She noted that many superhero franchises usually have only one strong female character. They decided that their show would have a majority of female characters, and that those characters would be complex with a lot of depth.
The Challenges of Writing a Musical
Musicals have lots of moving parts—the story, the dialogue, the stage directions, the lyrics, and the music.
“I’ve written mostly short stories,” Katy said. “This is definitely a more complex plot than what I’ve done before. It’s also different from fiction in that you have to keep the audience’s attention for two-and-a-half hours. Everything has to be engaging, whether it’s the dialogue, the lyrics, or the music. In a musical, you either have to show it with the set, through the actions or the stage directions, or with the dialogue.”
“One of the hardest things is finding internal rhymes that have meaning,” Zoe added. For both, they got guidance from their dad, who had written songs before.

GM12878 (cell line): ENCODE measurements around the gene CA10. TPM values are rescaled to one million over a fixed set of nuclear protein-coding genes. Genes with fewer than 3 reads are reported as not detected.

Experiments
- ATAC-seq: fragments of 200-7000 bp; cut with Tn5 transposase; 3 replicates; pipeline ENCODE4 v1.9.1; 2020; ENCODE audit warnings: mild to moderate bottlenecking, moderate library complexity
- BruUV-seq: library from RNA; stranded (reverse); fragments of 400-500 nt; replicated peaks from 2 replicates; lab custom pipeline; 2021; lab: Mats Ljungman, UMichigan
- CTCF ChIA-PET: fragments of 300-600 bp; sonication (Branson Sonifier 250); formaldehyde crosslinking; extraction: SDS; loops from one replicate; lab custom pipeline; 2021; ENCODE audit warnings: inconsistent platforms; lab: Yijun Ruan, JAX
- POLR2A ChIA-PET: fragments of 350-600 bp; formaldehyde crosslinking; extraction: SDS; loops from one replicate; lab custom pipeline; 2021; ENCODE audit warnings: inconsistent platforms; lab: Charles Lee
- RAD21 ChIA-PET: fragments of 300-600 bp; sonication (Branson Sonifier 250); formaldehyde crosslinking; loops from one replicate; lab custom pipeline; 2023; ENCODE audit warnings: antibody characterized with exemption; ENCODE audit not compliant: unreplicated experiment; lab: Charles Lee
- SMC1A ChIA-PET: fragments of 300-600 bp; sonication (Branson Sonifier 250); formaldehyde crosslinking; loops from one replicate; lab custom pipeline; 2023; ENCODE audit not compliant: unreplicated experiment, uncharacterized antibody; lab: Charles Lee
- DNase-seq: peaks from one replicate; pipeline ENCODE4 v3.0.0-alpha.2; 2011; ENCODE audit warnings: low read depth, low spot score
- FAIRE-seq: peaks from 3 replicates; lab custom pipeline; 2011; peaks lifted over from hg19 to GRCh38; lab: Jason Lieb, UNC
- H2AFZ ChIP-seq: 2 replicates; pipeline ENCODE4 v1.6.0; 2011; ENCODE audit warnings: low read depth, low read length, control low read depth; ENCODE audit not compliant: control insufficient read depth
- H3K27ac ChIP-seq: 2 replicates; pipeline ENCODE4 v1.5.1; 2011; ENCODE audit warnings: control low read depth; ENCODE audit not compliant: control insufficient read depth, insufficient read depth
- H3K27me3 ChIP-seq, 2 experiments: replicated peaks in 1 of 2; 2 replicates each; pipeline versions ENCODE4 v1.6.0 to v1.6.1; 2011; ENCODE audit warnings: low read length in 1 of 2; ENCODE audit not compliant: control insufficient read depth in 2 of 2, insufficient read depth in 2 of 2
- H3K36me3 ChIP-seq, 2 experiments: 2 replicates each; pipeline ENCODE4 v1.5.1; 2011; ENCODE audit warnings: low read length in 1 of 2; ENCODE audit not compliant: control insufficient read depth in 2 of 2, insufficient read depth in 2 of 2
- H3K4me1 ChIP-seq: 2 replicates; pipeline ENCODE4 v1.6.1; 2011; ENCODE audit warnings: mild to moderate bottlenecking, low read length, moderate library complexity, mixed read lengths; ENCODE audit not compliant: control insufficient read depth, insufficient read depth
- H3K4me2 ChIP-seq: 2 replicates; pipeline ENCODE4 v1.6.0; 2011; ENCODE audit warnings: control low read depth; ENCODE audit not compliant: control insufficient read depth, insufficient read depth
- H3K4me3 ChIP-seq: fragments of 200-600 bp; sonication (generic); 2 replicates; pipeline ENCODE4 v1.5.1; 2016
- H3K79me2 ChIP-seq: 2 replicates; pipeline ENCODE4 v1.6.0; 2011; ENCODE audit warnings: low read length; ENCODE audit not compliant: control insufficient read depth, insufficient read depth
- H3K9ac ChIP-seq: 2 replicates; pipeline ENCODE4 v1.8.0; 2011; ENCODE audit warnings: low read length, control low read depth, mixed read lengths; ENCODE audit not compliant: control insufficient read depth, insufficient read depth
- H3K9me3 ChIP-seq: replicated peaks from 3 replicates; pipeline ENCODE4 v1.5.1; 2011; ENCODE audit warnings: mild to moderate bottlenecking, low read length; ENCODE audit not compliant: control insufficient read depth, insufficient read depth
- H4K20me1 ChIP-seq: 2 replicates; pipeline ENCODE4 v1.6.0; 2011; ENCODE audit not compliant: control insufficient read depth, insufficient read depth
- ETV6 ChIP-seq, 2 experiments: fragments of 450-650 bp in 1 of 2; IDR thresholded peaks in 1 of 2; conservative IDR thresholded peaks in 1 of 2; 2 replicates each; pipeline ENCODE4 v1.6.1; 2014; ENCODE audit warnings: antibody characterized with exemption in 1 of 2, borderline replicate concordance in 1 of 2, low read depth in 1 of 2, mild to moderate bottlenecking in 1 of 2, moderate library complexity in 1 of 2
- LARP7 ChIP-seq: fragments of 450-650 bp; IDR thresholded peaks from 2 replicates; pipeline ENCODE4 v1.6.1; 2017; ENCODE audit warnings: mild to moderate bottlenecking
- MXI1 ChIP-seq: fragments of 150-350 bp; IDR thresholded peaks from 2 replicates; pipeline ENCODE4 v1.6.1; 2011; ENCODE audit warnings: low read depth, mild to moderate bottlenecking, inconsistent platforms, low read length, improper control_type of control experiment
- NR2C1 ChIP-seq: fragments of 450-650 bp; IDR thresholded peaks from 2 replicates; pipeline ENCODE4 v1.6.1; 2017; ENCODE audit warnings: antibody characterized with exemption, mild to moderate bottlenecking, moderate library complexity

They described the process as challenging, not difficult. In fact, sometimes they’d get so excited talking about ideas, that they’d forget to write them down. Their dad provided structure and sometimes acted as a mediator.
Lyrics were definitely a unique challenge. “I expected lyrics to be like poetry,” Katy admitted. They discovered that rhythm matters so much more. “We would write something good and then realize that it didn’t fit with a melody quite right and have to change it. We thought very specifically about wording, just to make it fit in the song.”
Writing stage directions required thinking differently, too. “I always wanted to write stage directions like you would for a book, detailed and with whimsical language,” said Katy. “However, I learned they really just need to be straightforward.”
Fast Forward
Katy said she thought Sidekicks would never be finished before she graduated Hutchison. She recalled that one of the show’s shorter songs took months to write. Plus, they were under no deadline, and they fit the work in as they could.
Unfortunately, their dad got sick, and very quickly it became quite serious. He was diagnosed with terminal liver cancer. At that point, the show became a priority. They worked as much as they could, finishing songs, polishing lyrics and dialogue, and enlisting the help of fellow Hutchison staff members, including Anne Marie Caskey ’80, Leiza Collins, and Tracey Zerwig Ford.